TM 5-683/NAVFAC MO-116/AFJMAN 32-1083
whether a circuit is de-energized or not, it must be
12-1. Human factor.
assumed that the circuit is energized and dangerous
The protection of human life is paramount. Electri-
until such time it is proven otherwise. It is also
cal equipment can be replaced; lost production can
important to regard exposed copper as energized
be made up; but human life can never be recovered
and treat it accordingly since copper is rarely used
nor human suffering ever compensated. The princ-
except to carry current. When working near electric-
ipal personnel dangers from electricity are that of
ity, do not use metal rules or flashlights, or metallic
shock, electrocution, and/or severe burn from an
pencils, and do not wear watch chains, finger rings
electrical arc or its effects, which may be similar to
or other objects having exposed conducting mate-
that of an explosion. The major contributors to
work-related electrical accidents are unsafe condi-
a. De-energization. Personnel, who must work on
tions or unsafe practices. The most common unsafe
de-energized equipment, should be protected
conditions are damaged, defective, burned or wet
against shock hazard and flash burns that could
insulation or other parts; improperly guarded or
occur if the circuit were inadvertently re-energized.
shielded live parts; loose connections or strands
To provide this protection, the circuit must first be
pulled loose; and equipment not grounded, or poor
de-energized. Check applicable up-to-date draw-
or inadequate grounding connection. Unsafe prac-
ings, diagrams and identification tags to determine
tices include failing to de-energize equipment being
all possible sources of supply to the specific equip-
repaired or inspected; assuming an unsafe position
ment. Open the proper switches and/or circuit
breakers for each source in order to isolate the
near energized equipment; using tools or equipment
equipment to be worked on. In cases where visible
too near bare energized parts; and misusing tools or
blade disconnecting devices are used, verify that all
equipment. Safety manuals provided by the mili-
blades are fully open. Drawout-type circuit breakers
tary services are based upon the National Electrical
should be withdrawn to the fully disconnected posi-
Safety Code (NESC) which establishes general safe
tion. Do not consider automatic switches or control
practices for construction, maintenance, and opera-
devices to be a disconnecting means for personnel
tion of all electric utility systems. The rules con-
tained in these manuals are considered mandatory
b. Tagging and lock-out. All employees should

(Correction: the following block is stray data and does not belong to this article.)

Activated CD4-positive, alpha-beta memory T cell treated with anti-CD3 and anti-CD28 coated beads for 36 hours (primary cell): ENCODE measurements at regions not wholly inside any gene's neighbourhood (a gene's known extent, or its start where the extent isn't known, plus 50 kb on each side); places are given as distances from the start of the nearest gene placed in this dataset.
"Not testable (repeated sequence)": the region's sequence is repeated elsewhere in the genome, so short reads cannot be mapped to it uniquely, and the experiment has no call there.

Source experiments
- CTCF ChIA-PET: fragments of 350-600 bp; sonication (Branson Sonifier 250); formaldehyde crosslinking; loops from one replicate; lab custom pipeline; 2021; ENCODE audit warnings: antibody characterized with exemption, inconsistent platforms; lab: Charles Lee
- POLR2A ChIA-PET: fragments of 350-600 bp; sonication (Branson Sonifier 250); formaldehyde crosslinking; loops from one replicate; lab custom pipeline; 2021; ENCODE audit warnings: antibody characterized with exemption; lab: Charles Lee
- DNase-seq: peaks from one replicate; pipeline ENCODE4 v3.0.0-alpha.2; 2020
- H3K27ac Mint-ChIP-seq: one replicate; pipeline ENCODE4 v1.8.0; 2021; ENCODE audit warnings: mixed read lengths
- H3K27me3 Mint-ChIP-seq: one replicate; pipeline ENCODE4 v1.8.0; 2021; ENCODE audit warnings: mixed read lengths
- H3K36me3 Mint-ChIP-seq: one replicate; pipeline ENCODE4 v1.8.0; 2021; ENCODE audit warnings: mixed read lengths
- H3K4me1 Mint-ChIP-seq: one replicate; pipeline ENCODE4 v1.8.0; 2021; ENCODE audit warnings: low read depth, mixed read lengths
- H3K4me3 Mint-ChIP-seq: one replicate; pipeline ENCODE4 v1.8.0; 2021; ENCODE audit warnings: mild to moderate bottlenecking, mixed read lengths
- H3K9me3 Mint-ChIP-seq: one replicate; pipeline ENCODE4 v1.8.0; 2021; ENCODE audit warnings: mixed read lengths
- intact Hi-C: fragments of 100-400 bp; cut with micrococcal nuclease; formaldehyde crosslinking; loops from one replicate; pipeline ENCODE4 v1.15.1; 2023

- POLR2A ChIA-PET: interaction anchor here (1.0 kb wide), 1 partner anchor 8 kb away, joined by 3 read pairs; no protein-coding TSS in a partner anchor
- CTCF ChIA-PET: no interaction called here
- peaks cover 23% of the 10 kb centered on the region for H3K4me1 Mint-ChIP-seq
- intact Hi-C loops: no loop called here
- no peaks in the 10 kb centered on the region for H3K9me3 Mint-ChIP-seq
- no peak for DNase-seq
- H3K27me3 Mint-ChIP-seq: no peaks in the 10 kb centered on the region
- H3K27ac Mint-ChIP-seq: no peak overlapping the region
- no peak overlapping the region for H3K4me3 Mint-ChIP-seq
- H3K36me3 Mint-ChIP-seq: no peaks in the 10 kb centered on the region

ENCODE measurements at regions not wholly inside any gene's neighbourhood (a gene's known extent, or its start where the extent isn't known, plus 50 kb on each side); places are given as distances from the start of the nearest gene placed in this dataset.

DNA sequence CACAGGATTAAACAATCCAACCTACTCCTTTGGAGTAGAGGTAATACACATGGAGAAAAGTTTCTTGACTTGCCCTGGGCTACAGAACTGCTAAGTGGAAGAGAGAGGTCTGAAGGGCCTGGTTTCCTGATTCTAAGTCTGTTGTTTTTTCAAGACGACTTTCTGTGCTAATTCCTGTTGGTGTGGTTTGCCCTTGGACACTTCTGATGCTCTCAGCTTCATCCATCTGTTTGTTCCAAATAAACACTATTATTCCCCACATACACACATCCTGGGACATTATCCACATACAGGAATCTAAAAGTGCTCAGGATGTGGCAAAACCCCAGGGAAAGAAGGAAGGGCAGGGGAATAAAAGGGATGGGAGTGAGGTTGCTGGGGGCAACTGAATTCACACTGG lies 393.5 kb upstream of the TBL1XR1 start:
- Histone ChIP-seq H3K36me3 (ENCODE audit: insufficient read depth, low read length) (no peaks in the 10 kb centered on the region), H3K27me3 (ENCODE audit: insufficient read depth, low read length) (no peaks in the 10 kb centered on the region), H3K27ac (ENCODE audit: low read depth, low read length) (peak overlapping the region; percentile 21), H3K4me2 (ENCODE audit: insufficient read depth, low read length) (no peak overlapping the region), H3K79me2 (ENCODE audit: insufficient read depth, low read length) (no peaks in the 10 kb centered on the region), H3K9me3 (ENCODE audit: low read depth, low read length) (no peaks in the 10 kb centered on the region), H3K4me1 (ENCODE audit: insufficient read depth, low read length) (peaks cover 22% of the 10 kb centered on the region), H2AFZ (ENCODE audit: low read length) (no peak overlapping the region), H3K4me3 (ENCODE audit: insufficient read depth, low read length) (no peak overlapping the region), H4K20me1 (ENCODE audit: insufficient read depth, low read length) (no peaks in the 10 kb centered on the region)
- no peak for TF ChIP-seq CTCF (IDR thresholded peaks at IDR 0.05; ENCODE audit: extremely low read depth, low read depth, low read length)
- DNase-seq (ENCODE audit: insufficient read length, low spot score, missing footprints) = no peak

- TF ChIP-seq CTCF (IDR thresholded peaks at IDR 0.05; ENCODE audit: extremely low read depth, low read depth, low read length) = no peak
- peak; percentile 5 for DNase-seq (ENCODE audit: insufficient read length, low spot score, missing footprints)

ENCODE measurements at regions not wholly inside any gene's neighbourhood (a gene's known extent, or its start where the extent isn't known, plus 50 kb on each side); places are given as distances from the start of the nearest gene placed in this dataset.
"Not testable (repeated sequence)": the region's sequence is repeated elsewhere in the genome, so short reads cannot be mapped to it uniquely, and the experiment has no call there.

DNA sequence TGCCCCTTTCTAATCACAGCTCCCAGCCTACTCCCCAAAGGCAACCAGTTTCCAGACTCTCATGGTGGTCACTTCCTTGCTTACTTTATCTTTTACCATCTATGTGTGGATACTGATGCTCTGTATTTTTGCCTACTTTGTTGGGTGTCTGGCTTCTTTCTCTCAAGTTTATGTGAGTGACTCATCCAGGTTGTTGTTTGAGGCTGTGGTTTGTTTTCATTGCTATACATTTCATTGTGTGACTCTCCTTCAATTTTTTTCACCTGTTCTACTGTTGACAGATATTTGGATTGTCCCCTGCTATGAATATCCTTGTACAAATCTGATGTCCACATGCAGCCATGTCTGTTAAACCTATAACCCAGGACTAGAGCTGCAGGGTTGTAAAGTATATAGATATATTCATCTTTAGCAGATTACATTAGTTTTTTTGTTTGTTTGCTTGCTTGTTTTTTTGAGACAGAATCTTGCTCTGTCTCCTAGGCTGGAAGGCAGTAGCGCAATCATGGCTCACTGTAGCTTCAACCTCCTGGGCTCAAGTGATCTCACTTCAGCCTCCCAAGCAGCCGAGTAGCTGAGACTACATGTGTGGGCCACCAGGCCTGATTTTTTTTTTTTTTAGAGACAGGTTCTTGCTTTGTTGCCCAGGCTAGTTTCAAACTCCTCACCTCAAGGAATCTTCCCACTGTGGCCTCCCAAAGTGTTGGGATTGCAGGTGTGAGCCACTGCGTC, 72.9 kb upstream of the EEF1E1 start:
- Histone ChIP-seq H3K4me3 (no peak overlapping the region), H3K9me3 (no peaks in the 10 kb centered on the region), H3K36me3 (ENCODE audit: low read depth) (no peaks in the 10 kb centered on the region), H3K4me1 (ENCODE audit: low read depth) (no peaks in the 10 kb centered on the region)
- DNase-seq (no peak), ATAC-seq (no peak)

and must therefore be referenced at all times. Any
plan for safety by following all lockout procedure
deviations from these procedures must be agreed
rules before beginning work on any equipment.
upon by the safety director. In general, to improve
Four steps vital to any good lockout procedure are:
safety to personnel and avoid accidents, special at-
tention must be directed to the following:
(1) Lock the equipment to prevent its use. Any
energized equipment should be shut down by turn-
a. Be alert. Alertness is particularly essential on
ing off power or closing valves to eliminate the pos-
new assignments until safe habits are formed, but
sibility of electrocution, the inadvertent operation of
should never be relaxed since conditions often
machinery, or the release of hazardous materials.
(2) Identify the equipment to let other employ-
b. Be cautious. Caution should be exercised at all
ees know it is not in service, when the lockout was
initiated, and the purpose of the lockout.
c. Develop safe habits. Safe habits result from
repeated alertness and caution, and continuous ad-
(3) Clear the area to assure that other employ-
ees are a safe distance from the equipment before
herence to the rules.
the lockout is tested.
d. Know your job. Have complete and thorough
(4) Test the equipment to verify that the equip-
information before proceeding.
ment cannot be energized and that the lockout ren-
e. Observe the rules. The rules and instructions
ders it inoperable. Before the test, check to be sure
applying to a variety of cases, both electrical and "
that all interlocks are engaged.
mechanical in nature, cover most of the common
causes of accidents.
(5) Once the equipment is isolated, precautions
must be taken to guard against accidental re-
12-2. Equipment isolation.
energization. Attach to the operating handles of the
open disconnecting devices padlocks (fig 12-1)
As a general rule, no electrical apparatus should be
and/or approved red safety tags (fig 12-2). Red tags
worked on while it is energized. If it is not known